Military

CH-53K Testing Progresses Toward 2019 IOC Ahead of International Debut

By Amy Kluber | April 10, 2018
Send Feedback | @amykluber

CH-53K

Sikorsky CH-53K. Photo courtesy of Lockheed Martin

Two weeks before the Sikorsky CH-53K King Stallion makes its international debut at the ILA Berlin Air Show in Germany, the U.S. Marine Corps and Sikorsky said in a program update at Navy League's Sea-Air-Space exposition Monday that the aircraft is on track for initial operational capability (IOC) in 2019.

The aircraft has been in flight-test status since October 2015, having since accumulated more than 800 flight hours across four flight-test aircraft and a flight-test vehicle, Marine Corps Col. Hank Vanderborght said. This week, another test aircraft was transferred to Patuxent River, Maryland, for further testing.

Advertisement

The heavy-lift helicopter achieved an external load lift of 36,000 pounds last month. With a gross weight of 91,000 pounds, Sikorsky said it is the heaviest helicopter it had ever flown. It had also reached a forward-flight speed of 200 kt.

In addition to being the fastest and most powerful variant of the CH-53 platform, the first of which entered service in the 1960s, the King Stallion is also the "smartest," said Vanderborght.

Michael Torok, Sikorsky VP of Marine Corps systems, explained how the aircraft's design incorporated technologies to increase safety and efficiency. Furthermore, development of the aircraft itself was totally new, being a first in the company to be completely paperless.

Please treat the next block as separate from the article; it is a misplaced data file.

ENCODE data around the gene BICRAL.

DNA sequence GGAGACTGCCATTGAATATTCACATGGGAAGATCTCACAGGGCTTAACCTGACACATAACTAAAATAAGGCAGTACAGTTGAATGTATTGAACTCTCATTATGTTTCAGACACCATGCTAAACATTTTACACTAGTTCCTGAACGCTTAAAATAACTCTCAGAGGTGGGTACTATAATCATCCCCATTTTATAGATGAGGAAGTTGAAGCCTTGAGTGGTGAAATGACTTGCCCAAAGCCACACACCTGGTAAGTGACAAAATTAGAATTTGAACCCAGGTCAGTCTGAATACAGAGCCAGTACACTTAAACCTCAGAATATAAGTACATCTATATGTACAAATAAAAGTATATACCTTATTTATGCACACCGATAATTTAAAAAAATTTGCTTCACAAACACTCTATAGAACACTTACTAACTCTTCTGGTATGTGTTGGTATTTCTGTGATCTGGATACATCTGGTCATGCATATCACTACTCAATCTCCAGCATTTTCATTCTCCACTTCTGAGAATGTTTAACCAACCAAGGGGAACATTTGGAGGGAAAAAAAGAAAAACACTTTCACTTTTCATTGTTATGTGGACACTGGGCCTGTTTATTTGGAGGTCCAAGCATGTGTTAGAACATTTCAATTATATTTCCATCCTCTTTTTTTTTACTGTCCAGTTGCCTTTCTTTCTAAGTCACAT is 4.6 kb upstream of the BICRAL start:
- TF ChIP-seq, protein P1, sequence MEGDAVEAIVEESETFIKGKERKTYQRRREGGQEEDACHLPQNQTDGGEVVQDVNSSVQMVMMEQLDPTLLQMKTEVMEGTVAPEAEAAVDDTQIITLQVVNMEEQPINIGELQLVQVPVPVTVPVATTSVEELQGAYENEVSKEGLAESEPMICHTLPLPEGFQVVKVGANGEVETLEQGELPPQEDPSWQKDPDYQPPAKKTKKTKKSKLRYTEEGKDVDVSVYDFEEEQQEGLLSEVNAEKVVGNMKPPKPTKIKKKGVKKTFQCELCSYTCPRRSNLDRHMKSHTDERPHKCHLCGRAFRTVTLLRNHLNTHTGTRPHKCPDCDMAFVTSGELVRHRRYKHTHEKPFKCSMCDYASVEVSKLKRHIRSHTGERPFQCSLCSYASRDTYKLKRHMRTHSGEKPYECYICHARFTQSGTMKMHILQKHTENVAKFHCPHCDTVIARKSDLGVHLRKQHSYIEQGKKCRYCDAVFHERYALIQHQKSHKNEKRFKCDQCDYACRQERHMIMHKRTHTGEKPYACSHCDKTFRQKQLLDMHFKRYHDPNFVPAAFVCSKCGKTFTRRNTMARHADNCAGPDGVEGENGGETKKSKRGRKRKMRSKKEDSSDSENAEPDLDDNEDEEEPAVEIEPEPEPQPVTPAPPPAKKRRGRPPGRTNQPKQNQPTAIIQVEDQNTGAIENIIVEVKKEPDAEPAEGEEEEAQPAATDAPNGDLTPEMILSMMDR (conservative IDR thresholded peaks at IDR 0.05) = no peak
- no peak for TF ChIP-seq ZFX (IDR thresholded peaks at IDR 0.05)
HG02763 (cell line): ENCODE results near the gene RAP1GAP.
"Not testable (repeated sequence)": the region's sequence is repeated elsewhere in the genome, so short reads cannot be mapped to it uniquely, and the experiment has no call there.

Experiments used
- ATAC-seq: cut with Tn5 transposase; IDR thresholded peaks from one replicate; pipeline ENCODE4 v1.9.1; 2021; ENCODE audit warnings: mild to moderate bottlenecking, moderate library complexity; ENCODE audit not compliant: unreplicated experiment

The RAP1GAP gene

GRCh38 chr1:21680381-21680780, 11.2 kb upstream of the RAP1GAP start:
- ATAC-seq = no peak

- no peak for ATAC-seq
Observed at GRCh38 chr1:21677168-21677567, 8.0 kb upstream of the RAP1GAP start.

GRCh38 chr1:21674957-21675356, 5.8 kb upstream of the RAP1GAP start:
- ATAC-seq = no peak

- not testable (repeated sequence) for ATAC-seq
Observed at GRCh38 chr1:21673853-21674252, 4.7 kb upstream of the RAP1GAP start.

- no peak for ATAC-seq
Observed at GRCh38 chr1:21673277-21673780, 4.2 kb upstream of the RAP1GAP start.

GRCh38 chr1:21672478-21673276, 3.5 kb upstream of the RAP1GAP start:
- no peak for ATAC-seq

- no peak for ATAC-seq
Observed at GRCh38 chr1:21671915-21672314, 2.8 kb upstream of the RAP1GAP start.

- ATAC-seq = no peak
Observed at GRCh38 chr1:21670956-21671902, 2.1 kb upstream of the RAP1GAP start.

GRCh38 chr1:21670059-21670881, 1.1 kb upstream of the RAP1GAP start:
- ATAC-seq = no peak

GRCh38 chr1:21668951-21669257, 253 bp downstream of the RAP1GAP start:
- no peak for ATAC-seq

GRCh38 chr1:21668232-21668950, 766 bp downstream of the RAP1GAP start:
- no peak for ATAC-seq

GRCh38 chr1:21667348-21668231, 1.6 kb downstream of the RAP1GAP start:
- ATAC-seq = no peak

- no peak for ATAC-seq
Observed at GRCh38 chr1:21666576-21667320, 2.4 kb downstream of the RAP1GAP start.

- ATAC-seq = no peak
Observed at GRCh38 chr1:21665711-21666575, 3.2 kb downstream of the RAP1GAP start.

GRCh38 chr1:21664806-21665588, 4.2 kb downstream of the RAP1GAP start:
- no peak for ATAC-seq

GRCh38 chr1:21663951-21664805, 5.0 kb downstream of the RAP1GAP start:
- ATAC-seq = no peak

The aircraft's design incorporates technologies that contribute to decreased maintenance requirements — including low-maintenance rotor head and composite rotor blades. Also new on the model variant are its digital tools, which include an all-glass cockpit, fly-by-wire flight controls and integrated vehicle health management system (IVHMS). The tools provide pilots with ease of operation and safety, Torok said.

"We don't make money by delivering spare parts, we make money by delivering ability and capability," said Torok in explaining the aircraft's fault-detection and fault-isolation capabilities not present in predecessors.

Part of the aircraft's demonstration Sikorsky will be performing in Berlin will include flying "hands off" and hovering by itself, Torok said. The aircraft is capable of performing varying missions including evacuation, troops transport, disaster relief and combat search and rescue.

Sikorsky is offering the CH-53K for Germany's heavy-lift competition to replace its air force's CH-53Gs. Sikorsky is competing with Boeing's Chinook. Israel's air force has also shown interest in the helicopter.

Deployment of the aircraft with the Marine Corps is set for the 2023-2024 time frame. The Marine Corps has ordered 200 of the helicopters for $25 billion.

Receive the latest rotorcraft news right to your inbox